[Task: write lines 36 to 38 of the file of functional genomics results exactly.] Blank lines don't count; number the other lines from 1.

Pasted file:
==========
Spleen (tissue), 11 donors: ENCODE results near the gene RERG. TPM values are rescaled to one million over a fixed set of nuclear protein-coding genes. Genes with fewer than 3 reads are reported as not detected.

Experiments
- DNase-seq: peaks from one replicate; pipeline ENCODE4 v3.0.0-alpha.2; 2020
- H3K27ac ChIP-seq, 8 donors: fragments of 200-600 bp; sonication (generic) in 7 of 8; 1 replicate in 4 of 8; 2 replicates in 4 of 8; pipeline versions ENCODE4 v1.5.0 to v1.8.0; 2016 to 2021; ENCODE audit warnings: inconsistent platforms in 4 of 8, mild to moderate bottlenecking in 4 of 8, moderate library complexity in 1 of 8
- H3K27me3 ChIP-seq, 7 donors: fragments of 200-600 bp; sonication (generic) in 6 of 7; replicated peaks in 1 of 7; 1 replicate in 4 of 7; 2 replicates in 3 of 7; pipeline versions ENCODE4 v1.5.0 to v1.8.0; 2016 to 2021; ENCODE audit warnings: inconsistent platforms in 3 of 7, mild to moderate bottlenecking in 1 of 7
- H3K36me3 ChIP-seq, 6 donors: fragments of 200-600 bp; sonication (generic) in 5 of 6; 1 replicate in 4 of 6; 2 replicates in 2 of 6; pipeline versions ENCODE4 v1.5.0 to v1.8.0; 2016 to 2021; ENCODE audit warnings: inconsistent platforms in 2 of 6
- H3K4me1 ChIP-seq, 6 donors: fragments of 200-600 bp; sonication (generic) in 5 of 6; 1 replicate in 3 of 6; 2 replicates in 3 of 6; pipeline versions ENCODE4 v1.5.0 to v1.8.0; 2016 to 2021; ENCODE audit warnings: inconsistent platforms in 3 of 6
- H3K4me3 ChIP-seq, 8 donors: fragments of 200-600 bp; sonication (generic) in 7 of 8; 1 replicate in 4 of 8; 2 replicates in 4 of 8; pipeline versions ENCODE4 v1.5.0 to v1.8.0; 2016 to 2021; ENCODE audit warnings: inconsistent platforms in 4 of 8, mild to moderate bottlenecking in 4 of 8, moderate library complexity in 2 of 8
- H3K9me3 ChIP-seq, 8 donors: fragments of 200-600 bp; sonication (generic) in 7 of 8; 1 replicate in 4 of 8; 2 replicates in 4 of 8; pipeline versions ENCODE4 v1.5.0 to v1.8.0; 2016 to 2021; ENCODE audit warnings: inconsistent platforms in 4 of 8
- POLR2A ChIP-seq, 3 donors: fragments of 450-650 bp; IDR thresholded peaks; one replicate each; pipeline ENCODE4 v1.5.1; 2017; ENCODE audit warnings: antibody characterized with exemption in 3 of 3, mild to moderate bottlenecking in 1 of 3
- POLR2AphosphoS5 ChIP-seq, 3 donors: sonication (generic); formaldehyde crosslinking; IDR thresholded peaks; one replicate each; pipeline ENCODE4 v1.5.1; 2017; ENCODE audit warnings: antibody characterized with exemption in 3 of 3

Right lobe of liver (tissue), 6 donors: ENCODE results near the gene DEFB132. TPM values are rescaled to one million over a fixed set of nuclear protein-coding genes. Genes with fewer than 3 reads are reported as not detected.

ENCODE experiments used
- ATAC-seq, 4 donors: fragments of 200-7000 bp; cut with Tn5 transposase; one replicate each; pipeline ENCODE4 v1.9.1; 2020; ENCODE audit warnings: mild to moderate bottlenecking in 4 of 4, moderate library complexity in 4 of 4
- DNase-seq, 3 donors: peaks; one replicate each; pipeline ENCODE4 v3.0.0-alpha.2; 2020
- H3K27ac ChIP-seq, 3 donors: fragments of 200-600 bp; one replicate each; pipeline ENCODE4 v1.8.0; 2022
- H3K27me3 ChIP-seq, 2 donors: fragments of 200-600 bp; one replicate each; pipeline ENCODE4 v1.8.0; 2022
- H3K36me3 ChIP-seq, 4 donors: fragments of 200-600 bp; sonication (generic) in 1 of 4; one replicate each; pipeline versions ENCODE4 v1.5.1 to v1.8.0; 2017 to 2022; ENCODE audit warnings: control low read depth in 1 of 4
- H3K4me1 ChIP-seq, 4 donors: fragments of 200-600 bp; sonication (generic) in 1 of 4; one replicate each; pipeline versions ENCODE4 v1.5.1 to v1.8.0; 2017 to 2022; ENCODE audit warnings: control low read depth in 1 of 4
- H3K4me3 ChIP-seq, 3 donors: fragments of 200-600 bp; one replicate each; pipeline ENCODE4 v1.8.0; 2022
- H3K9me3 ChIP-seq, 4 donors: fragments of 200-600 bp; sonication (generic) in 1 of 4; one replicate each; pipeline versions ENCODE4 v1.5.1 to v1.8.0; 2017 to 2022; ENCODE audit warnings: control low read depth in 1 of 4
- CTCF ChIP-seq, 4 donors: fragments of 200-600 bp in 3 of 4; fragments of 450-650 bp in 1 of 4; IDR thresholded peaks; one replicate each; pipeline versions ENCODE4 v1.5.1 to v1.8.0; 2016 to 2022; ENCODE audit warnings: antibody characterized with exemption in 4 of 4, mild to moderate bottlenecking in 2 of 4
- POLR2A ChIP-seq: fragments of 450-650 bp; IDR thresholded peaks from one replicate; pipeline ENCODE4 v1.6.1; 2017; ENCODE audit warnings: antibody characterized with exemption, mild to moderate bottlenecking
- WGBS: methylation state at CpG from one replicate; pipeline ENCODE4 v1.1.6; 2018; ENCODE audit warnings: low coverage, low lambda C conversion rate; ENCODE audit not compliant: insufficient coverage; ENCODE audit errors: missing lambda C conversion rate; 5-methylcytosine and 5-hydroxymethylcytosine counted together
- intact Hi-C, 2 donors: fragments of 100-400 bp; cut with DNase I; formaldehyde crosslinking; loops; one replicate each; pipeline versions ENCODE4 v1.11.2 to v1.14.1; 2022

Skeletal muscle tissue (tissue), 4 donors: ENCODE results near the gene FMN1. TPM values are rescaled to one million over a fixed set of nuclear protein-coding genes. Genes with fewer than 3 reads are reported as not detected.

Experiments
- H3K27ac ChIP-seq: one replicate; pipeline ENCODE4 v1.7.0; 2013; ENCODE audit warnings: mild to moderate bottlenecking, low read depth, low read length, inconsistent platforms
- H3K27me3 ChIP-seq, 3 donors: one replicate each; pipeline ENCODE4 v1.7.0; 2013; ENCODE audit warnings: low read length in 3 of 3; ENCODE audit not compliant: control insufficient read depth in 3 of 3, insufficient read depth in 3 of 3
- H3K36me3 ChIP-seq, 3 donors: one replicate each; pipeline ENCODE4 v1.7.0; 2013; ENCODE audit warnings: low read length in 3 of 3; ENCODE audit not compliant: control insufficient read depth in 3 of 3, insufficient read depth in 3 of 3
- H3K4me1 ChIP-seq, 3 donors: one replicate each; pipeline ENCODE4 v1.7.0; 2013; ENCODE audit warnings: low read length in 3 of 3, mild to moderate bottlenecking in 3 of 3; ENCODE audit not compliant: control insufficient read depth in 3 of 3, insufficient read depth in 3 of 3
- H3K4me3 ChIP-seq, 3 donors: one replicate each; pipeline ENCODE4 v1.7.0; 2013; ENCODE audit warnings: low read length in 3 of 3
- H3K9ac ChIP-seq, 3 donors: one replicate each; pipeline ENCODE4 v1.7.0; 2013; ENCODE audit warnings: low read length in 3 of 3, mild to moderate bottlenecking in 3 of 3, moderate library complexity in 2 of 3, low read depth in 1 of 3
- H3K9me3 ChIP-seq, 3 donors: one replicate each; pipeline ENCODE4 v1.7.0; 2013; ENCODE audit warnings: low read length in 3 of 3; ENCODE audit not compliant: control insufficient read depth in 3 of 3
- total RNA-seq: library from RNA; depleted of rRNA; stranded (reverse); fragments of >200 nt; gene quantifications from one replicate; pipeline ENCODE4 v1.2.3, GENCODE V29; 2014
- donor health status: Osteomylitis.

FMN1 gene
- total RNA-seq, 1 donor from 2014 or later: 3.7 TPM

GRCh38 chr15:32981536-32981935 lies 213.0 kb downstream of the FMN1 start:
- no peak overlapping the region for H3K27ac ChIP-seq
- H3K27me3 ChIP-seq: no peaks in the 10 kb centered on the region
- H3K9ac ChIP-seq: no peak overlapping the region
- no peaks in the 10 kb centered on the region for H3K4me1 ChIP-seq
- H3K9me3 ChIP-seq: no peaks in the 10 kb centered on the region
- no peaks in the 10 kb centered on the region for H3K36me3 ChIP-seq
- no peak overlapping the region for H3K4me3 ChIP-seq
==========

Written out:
- donor health status: Osteomylitis.

FMN1 gene
- total RNA-seq, 1 donor from 2014 or later: 3.7 TPM